By Carolyn DePew
Daily Cougar Staff
The UH Law Center has released its preliminary 1998 enrollment figures, revealing that minority enrollment has not decreased since the controversial Hopwood vs. Texas decision, which in 1996 ruled the use of race in the college admissions process unconstitutional.
Minorities comprise 21 percent of the 1998 incoming class at the Law Center. Of the 288 new full-time students, nine are African-American, 31 are Hispanic and 21 are Asian-American.
This parallels the statistics from both 1997, the first year the effects of Hopwood were felt, and 1996, the last year in which race was acceptable as an admissions factor.
"The fact that we are holding steady is a good sign for minorities, all Texas law schools and, in fact, the state of Texas," said law Professor and Chairwoman of the Law Center Admissions Committee Laura Rothstein.
The Hopwood case was filed by four white aspiring law students who alleged that The University of Texas at Austin School of Law's affirmative action policies prevented their admission. In March 1996, the 5th U.S. Circuit Court of Appeals ruled in favor of the plaintiffs that the UT law school had discriminatory admissions practices.
UT law Dean M. Michael Sharlot announced a small increase in minority enrollment this semester after a drop following the Hopwood decision.
"I am heartened to be able to report that our efforts (aided substantially by the efforts of our alumni) to rebuild diversity among our student body in the aftermath of the Hopwood decision have borne some fruit," Sharlot said. "We have achieved a modest increase in the representation of African-Americans and Mexican-Americans."
"We continue to be committed to the goal of creating a law school that serves all the citizens of our great state," he said.
Although the ruling applied officially to only the UT law school, Texas Attorney General Dan Morales released an official opinion on the ruling that applied to all Texas public universities and carried the weight of a law. It prohibited the "consideration of race and ethnicity" in "all internal institutional policies, including admissions, financial aid, scholarships, fellowships recruitment and retention, among others."
Leah Gross, director of public relations for the UH Law Center, said UH has since changed its policies to comply completely with Morales' opinion.
Minority recruitment has continued to be successful for the Law Center despite Hopwood. Gross said the Law Center has "upped recruiting," which includes several delegations sent to various college campuses as well as an aggressive advertising campaign.
"We're doing everything we can - (like placing) ads in college newspapers at both colleges with large minority populations, like Texas Southern University and Prairie View A&M, as well as colleges with a lot of students (interested in pursuing law) such as UT and Southern Methodist University," Gross said.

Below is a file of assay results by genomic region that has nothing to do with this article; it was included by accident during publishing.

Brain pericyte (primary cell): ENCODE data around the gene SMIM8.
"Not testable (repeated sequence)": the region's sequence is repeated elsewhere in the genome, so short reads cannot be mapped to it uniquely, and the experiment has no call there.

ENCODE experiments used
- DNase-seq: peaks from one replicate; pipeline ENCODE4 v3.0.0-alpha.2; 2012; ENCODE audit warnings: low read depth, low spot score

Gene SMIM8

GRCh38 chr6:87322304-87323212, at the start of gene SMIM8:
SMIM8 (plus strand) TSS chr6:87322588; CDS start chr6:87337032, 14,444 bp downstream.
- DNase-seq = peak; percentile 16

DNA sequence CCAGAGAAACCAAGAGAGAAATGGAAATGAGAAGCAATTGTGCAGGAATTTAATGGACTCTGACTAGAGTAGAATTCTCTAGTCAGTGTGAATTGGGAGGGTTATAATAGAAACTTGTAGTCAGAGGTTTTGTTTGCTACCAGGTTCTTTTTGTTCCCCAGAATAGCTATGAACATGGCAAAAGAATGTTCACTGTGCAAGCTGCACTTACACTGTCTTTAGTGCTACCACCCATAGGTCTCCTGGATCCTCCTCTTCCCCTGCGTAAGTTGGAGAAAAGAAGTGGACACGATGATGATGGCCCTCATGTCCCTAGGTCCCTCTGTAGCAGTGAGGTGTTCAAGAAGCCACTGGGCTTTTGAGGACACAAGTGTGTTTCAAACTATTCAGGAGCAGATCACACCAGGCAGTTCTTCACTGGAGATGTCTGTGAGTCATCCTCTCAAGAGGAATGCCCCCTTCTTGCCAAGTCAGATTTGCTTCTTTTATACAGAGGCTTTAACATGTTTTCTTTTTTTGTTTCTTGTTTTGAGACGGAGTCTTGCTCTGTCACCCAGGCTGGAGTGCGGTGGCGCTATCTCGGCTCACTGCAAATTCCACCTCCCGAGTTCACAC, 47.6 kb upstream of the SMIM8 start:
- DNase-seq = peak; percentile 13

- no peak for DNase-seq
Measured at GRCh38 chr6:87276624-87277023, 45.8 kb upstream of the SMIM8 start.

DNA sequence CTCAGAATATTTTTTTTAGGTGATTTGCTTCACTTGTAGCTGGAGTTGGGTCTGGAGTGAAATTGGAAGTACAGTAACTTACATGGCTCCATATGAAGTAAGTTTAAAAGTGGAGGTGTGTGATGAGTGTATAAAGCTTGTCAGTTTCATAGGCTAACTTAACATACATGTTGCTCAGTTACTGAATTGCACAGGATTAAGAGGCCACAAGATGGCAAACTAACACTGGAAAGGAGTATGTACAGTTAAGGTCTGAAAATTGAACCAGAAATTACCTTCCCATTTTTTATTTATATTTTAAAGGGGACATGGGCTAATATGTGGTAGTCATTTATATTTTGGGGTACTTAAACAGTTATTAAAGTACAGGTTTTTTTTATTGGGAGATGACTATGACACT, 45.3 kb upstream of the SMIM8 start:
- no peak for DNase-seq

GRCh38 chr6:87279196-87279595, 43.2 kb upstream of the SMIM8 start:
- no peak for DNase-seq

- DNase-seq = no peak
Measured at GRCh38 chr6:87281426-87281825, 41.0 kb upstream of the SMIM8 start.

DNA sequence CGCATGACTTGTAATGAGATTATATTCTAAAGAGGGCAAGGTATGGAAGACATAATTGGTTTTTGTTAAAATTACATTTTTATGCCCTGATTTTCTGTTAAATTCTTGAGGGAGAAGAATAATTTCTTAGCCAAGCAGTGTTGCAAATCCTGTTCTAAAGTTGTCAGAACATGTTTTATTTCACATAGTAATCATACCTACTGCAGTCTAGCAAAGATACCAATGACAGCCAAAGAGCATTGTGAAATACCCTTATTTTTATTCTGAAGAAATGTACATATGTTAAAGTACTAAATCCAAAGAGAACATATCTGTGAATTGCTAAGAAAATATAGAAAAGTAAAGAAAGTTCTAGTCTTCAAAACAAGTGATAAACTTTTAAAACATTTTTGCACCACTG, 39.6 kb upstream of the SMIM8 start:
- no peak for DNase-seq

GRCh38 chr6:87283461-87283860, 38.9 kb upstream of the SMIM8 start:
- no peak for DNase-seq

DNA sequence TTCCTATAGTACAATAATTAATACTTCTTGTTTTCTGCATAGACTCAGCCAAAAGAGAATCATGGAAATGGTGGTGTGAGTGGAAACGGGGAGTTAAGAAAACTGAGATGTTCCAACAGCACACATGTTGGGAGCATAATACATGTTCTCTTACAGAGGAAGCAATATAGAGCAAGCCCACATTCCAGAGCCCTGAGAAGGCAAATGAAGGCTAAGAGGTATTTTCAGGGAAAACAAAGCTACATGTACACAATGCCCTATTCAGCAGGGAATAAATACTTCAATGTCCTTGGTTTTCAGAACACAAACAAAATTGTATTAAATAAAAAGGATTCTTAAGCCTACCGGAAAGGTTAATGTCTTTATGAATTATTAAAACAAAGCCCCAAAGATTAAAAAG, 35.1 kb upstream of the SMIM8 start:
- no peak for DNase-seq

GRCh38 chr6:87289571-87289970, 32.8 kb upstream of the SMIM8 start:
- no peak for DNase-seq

"We're very proud of our success, considering (the Legislature) has taken away a lot of our incentives for recruiting minority students," she added.
Although UH's recruitment has been successful, the number of accepted applications is far greater than the number of those who actually enroll. Rothstein said she believes this is due to a lack of financial aid.
"Minority students are welcome here, and they know that," Rothstein said. "Our problem is not in attracting minorities and admitting them, but in making it financially feasible for them to attend UH."
However, financial aid is not boundless, as there is only a certain amount of scholarship money the Law Center is able to offer each semester.
"Each school is able to offer only a certain amount of scholarship money, limited by the state," explained Shannon Rasp of the UH Office of External Communications.
The Law Center annually offers a limited number of Dean's Scholarships, which are awarded based on merit rather than need. The Law Center does advise all applicants to apply for federal aid as soon as possible to complement local scholarships.
Rothstein said privately funded scholarships would increase the number of minority students who can afford to enroll.
"The enrollment has remained steady, but I think we could increase our minority enrollment if a private scholarship fund was available to accepted students," Rothstein said. "I believe that offering scholarships on par with the other law schools in the state would help us tremendously.
"As it is, we are losing students to out-of-state schools that are not constrained by Hopwood. I think we could keep some of those students if resources were available to offer them sizable scholarships."
Although changes in policy have gone into effect across Texas, the battle over the place of affirmative action in schools is far from over.
Several bills passed by the state Legislature attempt to supplement the Hopwood ruling. House Bill 588, for example, requires schools to admit a percentage of students in open enrollment and encourages them to use nontraditional criteria such as the applicant's potential to succeed, community involvement and socioeconomic background.
But even after two years, the battle between Hopwood supporters and those calling for a return to affirmative action admissions policies is not over.
"Of course, the appeal of the Hopwood decision is under way," Sharlot said.